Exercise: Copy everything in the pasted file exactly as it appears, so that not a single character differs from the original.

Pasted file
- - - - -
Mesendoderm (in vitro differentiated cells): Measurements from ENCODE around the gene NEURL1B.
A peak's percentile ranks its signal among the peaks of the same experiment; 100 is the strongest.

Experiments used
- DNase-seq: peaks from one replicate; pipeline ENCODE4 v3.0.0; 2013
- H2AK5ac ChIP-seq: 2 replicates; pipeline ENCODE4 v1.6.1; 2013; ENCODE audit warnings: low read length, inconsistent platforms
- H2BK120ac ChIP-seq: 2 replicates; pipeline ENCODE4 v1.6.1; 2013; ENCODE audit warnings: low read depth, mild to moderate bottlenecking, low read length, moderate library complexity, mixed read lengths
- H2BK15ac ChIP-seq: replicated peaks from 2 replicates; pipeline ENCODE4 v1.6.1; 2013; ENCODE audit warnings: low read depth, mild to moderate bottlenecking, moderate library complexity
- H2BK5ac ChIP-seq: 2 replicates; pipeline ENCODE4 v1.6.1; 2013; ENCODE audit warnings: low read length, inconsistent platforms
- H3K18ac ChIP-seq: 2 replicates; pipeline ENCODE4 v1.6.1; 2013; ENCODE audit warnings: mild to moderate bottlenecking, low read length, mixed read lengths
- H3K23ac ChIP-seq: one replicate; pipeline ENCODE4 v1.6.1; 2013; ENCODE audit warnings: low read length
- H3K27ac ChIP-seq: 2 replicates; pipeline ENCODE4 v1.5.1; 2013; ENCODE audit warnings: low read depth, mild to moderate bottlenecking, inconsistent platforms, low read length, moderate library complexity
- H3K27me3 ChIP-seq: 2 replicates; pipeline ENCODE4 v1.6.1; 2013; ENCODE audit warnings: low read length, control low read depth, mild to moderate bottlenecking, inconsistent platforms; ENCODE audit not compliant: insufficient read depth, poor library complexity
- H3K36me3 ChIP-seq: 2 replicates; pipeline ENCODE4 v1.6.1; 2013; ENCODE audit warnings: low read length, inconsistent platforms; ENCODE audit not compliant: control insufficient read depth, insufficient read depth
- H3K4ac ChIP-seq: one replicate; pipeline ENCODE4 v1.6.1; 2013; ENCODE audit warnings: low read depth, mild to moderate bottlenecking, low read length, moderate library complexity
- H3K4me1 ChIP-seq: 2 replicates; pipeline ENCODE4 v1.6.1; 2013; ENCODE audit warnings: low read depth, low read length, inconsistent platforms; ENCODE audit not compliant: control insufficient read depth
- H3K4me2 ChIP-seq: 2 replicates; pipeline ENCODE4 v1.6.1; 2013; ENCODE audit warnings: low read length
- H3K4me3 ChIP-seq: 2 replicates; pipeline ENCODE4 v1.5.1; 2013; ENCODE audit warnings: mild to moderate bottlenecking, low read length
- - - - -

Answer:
Mesendoderm (in vitro differentiated cells): Measurements from ENCODE around the gene NEURL1B.
A peak's percentile ranks its signal among the peaks of the same experiment; 100 is the strongest.

Experiments used
- DNase-seq: peaks from one replicate; pipeline ENCODE4 v3.0.0; 2013
- H2AK5ac ChIP-seq: 2 replicates; pipeline ENCODE4 v1.6.1; 2013; ENCODE audit warnings: low read length, inconsistent platforms
- H2BK120ac ChIP-seq: 2 replicates; pipeline ENCODE4 v1.6.1; 2013; ENCODE audit warnings: low read depth, mild to moderate bottlenecking, low read length, moderate library complexity, mixed read lengths
- H2BK15ac ChIP-seq: replicated peaks from 2 replicates; pipeline ENCODE4 v1.6.1; 2013; ENCODE audit warnings: low read depth, mild to moderate bottlenecking, moderate library complexity
- H2BK5ac ChIP-seq: 2 replicates; pipeline ENCODE4 v1.6.1; 2013; ENCODE audit warnings: low read length, inconsistent platforms
- H3K18ac ChIP-seq: 2 replicates; pipeline ENCODE4 v1.6.1; 2013; ENCODE audit warnings: mild to moderate bottlenecking, low read length, mixed read lengths
- H3K23ac ChIP-seq: one replicate; pipeline ENCODE4 v1.6.1; 2013; ENCODE audit warnings: low read length
- H3K27ac ChIP-seq: 2 replicates; pipeline ENCODE4 v1.5.1; 2013; ENCODE audit warnings: low read depth, mild to moderate bottlenecking, inconsistent platforms, low read length, moderate library complexity
- H3K27me3 ChIP-seq: 2 replicates; pipeline ENCODE4 v1.6.1; 2013; ENCODE audit warnings: low read length, control low read depth, mild to moderate bottlenecking, inconsistent platforms; ENCODE audit not compliant: insufficient read depth, poor library complexity
- H3K36me3 ChIP-seq: 2 replicates; pipeline ENCODE4 v1.6.1; 2013; ENCODE audit warnings: low read length, inconsistent platforms; ENCODE audit not compliant: control insufficient read depth, insufficient read depth
- H3K4ac ChIP-seq: one replicate; pipeline ENCODE4 v1.6.1; 2013; ENCODE audit warnings: low read depth, mild to moderate bottlenecking, low read length, moderate library complexity
- H3K4me1 ChIP-seq: 2 replicates; pipeline ENCODE4 v1.6.1; 2013; ENCODE audit warnings: low read depth, low read length, inconsistent platforms; ENCODE audit not compliant: control insufficient read depth
- H3K4me2 ChIP-seq: 2 replicates; pipeline ENCODE4 v1.6.1; 2013; ENCODE audit warnings: low read length
- H3K4me3 ChIP-seq: 2 replicates; pipeline ENCODE4 v1.5.1; 2013; ENCODE audit warnings: mild to moderate bottlenecking, low read length